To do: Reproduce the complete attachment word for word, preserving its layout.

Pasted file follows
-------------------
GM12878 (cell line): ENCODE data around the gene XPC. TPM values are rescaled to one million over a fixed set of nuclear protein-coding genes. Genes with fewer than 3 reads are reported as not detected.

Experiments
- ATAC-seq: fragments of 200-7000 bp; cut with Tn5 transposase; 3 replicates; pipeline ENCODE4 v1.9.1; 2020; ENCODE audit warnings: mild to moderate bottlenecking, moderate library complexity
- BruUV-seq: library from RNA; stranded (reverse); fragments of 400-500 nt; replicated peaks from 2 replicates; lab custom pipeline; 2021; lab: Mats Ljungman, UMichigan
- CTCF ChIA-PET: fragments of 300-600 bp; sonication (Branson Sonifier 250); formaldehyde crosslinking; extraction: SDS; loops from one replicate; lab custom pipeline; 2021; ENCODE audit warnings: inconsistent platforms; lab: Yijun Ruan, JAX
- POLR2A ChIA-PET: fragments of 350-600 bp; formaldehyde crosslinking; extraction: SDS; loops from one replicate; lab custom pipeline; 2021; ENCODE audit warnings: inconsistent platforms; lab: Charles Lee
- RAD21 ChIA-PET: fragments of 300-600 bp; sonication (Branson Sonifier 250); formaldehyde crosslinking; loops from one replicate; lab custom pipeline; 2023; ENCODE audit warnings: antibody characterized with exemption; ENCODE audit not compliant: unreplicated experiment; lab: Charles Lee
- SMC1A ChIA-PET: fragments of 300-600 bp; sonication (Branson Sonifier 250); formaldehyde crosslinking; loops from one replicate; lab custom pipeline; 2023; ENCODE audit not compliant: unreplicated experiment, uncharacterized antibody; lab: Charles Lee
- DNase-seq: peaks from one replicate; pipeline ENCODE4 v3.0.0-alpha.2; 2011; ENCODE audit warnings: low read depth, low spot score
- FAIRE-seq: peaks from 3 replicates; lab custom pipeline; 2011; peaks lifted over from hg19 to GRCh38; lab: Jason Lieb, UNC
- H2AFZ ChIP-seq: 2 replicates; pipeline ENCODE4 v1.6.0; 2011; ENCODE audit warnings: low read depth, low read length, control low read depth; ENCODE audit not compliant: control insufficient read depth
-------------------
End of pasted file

GM12878 (cell line): ENCODE data around the gene XPC. TPM values are rescaled to one million over a fixed set of nuclear protein-coding genes. Genes with fewer than 3 reads are reported as not detected.

Experiments
- ATAC-seq: fragments of 200-7000 bp; cut with Tn5 transposase; 3 replicates; pipeline ENCODE4 v1.9.1; 2020; ENCODE audit warnings: mild to moderate bottlenecking, moderate library complexity
- BruUV-seq: library from RNA; stranded (reverse); fragments of 400-500 nt; replicated peaks from 2 replicates; lab custom pipeline; 2021; lab: Mats Ljungman, UMichigan
- CTCF ChIA-PET: fragments of 300-600 bp; sonication (Branson Sonifier 250); formaldehyde crosslinking; extraction: SDS; loops from one replicate; lab custom pipeline; 2021; ENCODE audit warnings: inconsistent platforms; lab: Yijun Ruan, JAX
- POLR2A ChIA-PET: fragments of 350-600 bp; formaldehyde crosslinking; extraction: SDS; loops from one replicate; lab custom pipeline; 2021; ENCODE audit warnings: inconsistent platforms; lab: Charles Lee
- RAD21 ChIA-PET: fragments of 300-600 bp; sonication (Branson Sonifier 250); formaldehyde crosslinking; loops from one replicate; lab custom pipeline; 2023; ENCODE audit warnings: antibody characterized with exemption; ENCODE audit not compliant: unreplicated experiment; lab: Charles Lee
- SMC1A ChIA-PET: fragments of 300-600 bp; sonication (Branson Sonifier 250); formaldehyde crosslinking; loops from one replicate; lab custom pipeline; 2023; ENCODE audit not compliant: unreplicated experiment, uncharacterized antibody; lab: Charles Lee
- DNase-seq: peaks from one replicate; pipeline ENCODE4 v3.0.0-alpha.2; 2011; ENCODE audit warnings: low read depth, low spot score
- FAIRE-seq: peaks from 3 replicates; lab custom pipeline; 2011; peaks lifted over from hg19 to GRCh38; lab: Jason Lieb, UNC
- H2AFZ ChIP-seq: 2 replicates; pipeline ENCODE4 v1.6.0; 2011; ENCODE audit warnings: low read depth, low read length, control low read depth; ENCODE audit not compliant: control insufficient read depth